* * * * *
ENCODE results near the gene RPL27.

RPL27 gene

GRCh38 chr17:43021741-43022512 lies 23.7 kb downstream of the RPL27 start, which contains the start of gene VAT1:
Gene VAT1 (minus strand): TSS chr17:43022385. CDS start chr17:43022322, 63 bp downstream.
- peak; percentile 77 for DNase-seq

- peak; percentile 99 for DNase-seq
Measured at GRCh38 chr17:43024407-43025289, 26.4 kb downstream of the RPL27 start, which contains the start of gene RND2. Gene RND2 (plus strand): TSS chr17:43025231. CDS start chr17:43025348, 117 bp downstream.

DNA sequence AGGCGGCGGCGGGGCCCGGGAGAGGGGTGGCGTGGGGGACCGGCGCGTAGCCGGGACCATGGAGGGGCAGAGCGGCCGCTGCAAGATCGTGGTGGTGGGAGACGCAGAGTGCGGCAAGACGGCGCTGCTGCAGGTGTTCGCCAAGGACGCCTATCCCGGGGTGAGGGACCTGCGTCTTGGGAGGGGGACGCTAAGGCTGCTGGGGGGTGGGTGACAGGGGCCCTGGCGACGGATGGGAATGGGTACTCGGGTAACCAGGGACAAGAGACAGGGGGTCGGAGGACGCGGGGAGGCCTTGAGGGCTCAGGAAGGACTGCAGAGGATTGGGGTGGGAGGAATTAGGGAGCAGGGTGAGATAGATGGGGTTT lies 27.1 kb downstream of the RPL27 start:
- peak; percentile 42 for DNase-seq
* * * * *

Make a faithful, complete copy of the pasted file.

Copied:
ENCODE results near the gene RPL27.

RPL27 gene

GRCh38 chr17:43021741-43022512 lies 23.7 kb downstream of the RPL27 start, which contains the start of gene VAT1:
Gene VAT1 (minus strand): TSS chr17:43022385. CDS start chr17:43022322, 63 bp downstream.
- peak; percentile 77 for DNase-seq

- peak; percentile 99 for DNase-seq
Measured at GRCh38 chr17:43024407-43025289, 26.4 kb downstream of the RPL27 start, which contains the start of gene RND2. Gene RND2 (plus strand): TSS chr17:43025231. CDS start chr17:43025348, 117 bp downstream.

DNA sequence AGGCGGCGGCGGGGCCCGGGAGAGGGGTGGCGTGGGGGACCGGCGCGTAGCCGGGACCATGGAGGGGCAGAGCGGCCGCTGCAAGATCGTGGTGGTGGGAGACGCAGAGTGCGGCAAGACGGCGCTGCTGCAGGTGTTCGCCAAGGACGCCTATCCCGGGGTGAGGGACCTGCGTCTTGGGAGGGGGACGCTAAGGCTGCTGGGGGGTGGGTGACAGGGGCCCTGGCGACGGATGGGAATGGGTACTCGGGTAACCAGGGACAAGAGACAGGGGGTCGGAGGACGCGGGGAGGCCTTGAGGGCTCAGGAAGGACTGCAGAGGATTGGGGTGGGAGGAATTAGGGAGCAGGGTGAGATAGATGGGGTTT lies 27.1 kb downstream of the RPL27 start:
- peak; percentile 42 for DNase-seq